Anne Bondi (SRT Director) and Elizabeth Gandy (SRT Research Coordinator and Lecturer in Computing at the University of Sunderland) presented at the 8th International Equitation Science Conference in Edinburgh, Scotland, from 18th -20th July 2012. The conference theme was "Equitation Science - The Road Ahead - how equitation science has developed as a discipline and how new innovations in technology can be used to improve practice".

 

Details of the summary paper and poster are provided below:

 

Gandy E.A., Bondi A., Hogg R., Cornell A. "'A software measurement tool for analysis of asymmetry in the interaction between horse, rider and saddle".

Click here to view the conference proceedings, which include the presentation summary paper.

Click here to view a poster developed from the paper.

 

Bondi A, Gandy E.A., Hogg R. "A preliminary investigation of the asynchrony of horse, saddle and rider interaction".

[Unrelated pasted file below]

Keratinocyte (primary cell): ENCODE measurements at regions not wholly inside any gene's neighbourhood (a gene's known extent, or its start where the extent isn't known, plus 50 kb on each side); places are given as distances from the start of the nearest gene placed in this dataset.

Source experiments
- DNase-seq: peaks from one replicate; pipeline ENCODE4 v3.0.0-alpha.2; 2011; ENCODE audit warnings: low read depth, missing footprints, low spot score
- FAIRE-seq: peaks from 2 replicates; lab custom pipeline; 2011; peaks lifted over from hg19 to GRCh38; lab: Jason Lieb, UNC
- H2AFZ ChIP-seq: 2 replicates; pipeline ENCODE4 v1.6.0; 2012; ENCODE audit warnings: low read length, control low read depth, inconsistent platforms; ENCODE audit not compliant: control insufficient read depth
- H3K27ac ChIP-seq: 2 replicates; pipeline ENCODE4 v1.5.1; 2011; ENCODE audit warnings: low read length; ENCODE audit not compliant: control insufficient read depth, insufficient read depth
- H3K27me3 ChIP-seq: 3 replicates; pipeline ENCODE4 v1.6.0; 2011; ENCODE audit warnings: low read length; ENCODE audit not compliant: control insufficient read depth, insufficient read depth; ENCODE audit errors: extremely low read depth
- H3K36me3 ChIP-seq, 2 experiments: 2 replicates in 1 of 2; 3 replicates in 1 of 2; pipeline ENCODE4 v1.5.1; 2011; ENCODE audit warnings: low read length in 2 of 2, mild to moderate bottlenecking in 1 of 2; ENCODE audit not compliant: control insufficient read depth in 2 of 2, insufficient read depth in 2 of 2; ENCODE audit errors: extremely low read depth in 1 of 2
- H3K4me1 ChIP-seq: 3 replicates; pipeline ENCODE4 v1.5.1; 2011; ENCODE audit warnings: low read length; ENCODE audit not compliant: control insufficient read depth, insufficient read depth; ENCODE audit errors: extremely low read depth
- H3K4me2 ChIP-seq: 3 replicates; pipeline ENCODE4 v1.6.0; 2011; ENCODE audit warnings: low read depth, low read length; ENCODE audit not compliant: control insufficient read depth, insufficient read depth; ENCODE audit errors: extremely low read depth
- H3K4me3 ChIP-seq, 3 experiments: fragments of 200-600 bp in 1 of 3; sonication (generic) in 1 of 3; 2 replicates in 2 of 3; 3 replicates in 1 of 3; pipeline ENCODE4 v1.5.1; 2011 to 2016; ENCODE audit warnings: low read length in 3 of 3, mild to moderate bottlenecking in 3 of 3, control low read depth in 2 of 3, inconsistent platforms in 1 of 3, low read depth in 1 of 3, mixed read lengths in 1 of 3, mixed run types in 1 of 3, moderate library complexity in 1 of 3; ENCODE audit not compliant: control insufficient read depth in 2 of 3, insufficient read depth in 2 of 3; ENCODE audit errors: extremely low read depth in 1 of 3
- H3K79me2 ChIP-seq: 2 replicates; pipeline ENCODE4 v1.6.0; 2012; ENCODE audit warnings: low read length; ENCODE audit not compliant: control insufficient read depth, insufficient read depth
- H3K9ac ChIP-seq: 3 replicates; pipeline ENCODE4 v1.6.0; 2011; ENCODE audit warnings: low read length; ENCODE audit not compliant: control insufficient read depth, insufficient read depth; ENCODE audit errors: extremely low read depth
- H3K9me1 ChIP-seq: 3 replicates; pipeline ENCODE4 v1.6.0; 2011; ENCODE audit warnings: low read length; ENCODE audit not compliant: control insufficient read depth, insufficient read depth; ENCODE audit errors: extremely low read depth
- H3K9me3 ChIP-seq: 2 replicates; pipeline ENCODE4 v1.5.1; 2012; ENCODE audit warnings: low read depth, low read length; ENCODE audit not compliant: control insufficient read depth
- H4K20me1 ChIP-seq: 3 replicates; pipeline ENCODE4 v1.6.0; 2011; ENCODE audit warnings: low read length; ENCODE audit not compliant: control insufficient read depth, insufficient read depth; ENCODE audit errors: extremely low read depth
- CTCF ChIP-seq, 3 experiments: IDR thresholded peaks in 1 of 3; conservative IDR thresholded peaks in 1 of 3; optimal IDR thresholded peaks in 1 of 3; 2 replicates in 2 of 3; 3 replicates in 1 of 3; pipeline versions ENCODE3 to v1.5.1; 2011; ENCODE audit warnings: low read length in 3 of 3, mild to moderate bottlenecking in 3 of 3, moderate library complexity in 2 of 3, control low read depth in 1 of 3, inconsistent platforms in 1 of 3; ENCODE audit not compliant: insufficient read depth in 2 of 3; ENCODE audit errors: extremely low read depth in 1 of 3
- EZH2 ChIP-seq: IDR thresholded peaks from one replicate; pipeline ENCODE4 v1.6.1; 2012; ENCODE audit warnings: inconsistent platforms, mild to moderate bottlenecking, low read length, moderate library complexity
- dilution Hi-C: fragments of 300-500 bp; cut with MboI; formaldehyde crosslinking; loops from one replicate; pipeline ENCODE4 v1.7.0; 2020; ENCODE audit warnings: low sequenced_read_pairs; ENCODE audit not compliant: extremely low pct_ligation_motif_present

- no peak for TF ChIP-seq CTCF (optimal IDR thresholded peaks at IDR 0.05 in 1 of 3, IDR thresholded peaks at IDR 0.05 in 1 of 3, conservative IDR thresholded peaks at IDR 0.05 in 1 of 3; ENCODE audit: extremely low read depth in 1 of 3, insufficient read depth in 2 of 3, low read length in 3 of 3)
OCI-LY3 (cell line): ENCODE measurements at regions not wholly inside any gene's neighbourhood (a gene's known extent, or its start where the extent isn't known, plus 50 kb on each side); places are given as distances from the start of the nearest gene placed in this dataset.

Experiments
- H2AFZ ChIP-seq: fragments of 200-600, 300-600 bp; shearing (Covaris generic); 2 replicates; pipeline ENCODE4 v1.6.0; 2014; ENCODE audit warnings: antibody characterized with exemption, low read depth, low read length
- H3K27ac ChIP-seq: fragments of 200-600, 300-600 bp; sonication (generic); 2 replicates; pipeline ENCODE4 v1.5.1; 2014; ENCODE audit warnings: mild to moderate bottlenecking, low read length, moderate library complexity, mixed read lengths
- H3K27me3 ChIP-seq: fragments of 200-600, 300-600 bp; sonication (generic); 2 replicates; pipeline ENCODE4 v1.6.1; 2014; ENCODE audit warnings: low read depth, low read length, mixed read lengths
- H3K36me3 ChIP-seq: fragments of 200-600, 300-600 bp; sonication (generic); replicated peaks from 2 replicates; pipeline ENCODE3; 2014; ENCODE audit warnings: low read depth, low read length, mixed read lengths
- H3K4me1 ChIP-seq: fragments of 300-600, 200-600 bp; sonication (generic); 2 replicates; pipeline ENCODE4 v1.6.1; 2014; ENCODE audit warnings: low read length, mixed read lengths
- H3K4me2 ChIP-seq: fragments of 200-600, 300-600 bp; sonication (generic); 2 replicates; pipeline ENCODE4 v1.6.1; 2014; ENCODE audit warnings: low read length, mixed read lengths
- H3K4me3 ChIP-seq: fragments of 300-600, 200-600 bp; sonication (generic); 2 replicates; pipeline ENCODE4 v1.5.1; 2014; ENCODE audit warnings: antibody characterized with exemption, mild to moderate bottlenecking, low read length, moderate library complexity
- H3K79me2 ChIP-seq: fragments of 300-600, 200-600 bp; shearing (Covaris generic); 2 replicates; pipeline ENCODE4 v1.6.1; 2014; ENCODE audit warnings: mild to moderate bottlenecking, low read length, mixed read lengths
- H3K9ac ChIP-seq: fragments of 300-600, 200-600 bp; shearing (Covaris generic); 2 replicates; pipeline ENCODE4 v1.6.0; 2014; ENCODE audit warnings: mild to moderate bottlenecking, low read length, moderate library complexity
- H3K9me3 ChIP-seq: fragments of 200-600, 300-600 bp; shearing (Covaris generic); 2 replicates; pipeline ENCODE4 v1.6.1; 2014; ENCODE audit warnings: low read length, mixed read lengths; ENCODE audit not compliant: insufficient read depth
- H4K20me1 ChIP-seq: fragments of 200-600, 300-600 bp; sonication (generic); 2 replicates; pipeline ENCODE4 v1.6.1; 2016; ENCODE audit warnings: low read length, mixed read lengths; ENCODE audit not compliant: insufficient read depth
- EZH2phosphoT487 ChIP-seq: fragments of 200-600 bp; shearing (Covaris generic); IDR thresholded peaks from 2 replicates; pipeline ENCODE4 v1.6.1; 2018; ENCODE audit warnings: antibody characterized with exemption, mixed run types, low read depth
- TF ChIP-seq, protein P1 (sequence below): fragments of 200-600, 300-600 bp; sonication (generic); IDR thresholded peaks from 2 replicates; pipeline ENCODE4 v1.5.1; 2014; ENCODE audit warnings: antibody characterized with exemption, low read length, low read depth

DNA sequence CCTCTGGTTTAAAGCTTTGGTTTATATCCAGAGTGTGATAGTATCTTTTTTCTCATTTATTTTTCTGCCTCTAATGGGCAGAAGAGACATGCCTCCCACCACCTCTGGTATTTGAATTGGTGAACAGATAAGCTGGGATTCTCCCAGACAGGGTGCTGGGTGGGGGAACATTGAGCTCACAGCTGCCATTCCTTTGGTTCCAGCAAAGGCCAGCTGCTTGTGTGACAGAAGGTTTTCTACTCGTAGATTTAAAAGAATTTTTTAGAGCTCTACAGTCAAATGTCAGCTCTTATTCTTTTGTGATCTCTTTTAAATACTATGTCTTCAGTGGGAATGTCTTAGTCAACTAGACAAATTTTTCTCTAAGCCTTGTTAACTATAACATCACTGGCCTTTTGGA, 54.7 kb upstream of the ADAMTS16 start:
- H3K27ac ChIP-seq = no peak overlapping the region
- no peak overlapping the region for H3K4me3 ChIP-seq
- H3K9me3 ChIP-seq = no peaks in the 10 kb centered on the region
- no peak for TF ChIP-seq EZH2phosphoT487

Click here to view the poster.


MSc Thesis: A Comparison of the Forces Acting on the Horse’s Back under a Half-Tree and Full-Tree Race Exercise Saddle at Walk and Trot

 

Grace Maxwell, McTimoney College, Abingdon.

 

Grace Maxwell graduated with a Master of Science Degree in Animal Manipulation from McTimoney College of Chiropractic. Her research was carried out in association with McTimoney College of Chiropractic, SRT and Tekscan Inc. Her thesis obtained a distinction and won the Dorothy Waring Prize.

 

We are pleased to be able to share the findings of Grace's thesis through the SRT:

 

Abstract

 

Summary

 

The author would like to thank Anne Bondi of SRT and Josh Ingleton of Biosense Medical Ltd. and Tekscan Inc. for kindly facilitating this research and providing technical support, Marcus Foley Racing for providing the facilities and McTimoney College of Chiropractic.

 

 

 

 

http://www.facebook.com/saddleresearch.trust      Follow SaddleResearch on Twitter      View Saddle Research Trust's profile on LinkedIn